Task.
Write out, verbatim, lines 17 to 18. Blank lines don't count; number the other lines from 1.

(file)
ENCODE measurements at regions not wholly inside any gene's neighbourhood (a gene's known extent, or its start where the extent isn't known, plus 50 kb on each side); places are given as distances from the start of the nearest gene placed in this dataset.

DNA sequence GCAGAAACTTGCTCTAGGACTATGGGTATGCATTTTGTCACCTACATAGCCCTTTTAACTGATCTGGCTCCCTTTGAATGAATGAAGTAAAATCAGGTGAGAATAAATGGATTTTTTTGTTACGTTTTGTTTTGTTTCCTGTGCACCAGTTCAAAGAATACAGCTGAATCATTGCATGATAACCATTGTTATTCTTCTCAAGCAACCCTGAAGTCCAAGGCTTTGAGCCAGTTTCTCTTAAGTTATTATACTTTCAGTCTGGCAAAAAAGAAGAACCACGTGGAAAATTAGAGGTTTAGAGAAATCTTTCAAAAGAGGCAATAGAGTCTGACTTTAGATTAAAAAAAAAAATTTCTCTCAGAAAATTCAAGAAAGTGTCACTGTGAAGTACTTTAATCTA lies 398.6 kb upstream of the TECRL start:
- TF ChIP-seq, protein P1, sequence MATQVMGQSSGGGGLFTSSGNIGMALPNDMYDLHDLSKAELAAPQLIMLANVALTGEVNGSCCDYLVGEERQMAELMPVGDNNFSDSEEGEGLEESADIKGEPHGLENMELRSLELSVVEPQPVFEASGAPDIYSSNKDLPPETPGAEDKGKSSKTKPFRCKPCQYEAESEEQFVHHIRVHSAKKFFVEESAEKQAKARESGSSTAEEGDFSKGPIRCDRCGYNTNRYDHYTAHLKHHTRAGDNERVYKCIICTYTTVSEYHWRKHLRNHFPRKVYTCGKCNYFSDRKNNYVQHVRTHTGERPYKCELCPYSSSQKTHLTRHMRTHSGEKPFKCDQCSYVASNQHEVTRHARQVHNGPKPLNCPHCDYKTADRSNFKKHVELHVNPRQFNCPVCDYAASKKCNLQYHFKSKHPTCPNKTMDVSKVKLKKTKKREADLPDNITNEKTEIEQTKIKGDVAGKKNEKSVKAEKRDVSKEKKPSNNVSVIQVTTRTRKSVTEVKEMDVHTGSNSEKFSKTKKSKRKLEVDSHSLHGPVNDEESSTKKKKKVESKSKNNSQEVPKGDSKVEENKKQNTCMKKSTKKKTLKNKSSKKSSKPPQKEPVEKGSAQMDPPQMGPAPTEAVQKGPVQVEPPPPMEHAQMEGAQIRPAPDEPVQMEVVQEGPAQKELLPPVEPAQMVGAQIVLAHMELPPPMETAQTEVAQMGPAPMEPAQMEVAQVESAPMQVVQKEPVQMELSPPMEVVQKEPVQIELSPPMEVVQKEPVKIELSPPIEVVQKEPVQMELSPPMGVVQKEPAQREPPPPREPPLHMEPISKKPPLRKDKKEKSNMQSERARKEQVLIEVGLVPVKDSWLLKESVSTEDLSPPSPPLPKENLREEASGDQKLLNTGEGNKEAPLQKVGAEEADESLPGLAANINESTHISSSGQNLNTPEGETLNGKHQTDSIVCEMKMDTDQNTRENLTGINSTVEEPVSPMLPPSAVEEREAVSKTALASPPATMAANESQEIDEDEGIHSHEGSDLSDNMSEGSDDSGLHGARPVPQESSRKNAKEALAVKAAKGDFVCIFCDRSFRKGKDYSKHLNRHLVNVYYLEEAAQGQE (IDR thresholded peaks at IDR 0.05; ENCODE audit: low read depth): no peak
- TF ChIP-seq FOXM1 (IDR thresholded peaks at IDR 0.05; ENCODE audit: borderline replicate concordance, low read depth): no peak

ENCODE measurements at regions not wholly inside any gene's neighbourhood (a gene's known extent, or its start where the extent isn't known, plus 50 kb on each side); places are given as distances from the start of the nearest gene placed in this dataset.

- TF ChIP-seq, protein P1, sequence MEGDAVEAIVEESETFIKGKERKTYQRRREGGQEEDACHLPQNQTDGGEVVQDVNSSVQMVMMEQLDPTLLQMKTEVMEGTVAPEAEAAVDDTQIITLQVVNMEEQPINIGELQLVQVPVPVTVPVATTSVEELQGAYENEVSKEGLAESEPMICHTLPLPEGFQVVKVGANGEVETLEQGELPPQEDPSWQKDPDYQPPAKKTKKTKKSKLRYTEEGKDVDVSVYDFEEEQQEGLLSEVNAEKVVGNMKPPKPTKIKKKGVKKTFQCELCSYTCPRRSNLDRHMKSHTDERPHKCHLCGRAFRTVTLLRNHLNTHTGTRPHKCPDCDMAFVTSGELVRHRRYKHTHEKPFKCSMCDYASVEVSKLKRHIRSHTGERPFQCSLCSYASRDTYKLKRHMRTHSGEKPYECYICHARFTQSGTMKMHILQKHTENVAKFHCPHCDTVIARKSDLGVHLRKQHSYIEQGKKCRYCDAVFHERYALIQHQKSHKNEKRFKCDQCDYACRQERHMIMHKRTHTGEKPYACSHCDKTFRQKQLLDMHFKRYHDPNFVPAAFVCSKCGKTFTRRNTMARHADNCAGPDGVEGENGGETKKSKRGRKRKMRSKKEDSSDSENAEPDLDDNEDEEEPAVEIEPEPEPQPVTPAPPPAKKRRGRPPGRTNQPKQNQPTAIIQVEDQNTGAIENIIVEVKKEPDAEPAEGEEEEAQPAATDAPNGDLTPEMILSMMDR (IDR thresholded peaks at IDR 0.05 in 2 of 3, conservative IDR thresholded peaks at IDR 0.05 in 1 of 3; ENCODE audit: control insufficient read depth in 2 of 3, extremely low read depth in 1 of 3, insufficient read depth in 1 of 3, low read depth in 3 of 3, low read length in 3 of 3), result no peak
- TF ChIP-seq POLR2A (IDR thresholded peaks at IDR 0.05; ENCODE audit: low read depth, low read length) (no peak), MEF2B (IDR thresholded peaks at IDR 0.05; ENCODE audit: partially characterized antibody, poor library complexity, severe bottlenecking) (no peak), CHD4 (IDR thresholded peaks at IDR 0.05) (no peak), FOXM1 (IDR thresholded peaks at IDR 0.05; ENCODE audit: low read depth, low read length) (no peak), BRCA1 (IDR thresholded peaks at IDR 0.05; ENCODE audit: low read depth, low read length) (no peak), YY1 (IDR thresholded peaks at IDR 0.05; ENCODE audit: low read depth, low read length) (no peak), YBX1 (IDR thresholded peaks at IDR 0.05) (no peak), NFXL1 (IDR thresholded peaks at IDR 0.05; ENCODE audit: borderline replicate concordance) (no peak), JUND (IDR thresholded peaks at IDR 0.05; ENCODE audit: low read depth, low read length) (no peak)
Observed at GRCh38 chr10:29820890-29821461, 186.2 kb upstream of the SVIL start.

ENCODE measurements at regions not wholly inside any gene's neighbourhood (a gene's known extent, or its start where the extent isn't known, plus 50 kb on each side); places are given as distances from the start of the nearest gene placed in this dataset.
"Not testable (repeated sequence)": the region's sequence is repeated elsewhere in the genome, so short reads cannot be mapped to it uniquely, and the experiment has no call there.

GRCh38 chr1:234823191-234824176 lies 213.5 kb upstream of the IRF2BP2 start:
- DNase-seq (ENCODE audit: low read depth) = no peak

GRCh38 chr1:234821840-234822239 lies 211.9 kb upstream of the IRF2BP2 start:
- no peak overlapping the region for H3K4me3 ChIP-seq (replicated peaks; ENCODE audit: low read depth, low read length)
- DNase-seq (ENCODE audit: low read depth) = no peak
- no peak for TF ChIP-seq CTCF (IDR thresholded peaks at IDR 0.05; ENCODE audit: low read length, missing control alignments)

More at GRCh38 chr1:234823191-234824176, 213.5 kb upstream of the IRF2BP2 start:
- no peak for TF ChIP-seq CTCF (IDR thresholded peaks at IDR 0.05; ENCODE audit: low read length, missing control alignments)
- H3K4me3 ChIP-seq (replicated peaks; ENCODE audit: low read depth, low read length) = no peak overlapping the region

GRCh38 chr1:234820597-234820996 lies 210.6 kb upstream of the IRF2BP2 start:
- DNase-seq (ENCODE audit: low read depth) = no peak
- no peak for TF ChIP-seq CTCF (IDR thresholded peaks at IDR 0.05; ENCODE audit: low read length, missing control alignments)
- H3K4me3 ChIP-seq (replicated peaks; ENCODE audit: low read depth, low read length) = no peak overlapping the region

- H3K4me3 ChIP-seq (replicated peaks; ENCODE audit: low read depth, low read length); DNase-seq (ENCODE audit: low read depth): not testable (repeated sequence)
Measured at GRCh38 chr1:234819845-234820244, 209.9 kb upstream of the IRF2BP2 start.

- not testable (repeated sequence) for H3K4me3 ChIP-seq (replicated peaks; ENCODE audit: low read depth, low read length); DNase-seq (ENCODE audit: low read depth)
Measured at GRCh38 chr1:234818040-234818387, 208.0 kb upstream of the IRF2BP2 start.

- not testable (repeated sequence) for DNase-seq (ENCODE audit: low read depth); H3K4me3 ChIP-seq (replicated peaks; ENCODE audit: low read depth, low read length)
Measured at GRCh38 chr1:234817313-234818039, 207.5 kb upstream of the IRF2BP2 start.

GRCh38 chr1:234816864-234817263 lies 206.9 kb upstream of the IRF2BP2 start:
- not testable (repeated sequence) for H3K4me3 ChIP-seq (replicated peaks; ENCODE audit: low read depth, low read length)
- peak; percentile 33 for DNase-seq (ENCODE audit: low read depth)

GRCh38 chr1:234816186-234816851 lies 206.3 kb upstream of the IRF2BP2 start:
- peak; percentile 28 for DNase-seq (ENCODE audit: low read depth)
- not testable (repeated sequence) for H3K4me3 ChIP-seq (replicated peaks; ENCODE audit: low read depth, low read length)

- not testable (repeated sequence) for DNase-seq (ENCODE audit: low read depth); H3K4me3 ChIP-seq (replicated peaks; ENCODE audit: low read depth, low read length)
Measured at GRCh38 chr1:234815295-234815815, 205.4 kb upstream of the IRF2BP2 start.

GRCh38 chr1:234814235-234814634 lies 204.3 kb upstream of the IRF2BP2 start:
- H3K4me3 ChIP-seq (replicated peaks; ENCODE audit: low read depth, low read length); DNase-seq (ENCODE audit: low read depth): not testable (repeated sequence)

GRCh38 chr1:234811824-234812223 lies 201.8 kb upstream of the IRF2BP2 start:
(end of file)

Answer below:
More at GRCh38 chr1:234823191-234824176, 213.5 kb upstream of the IRF2BP2 start:
- no peak for TF ChIP-seq CTCF (IDR thresholded peaks at IDR 0.05; ENCODE audit: low read length, missing control alignments)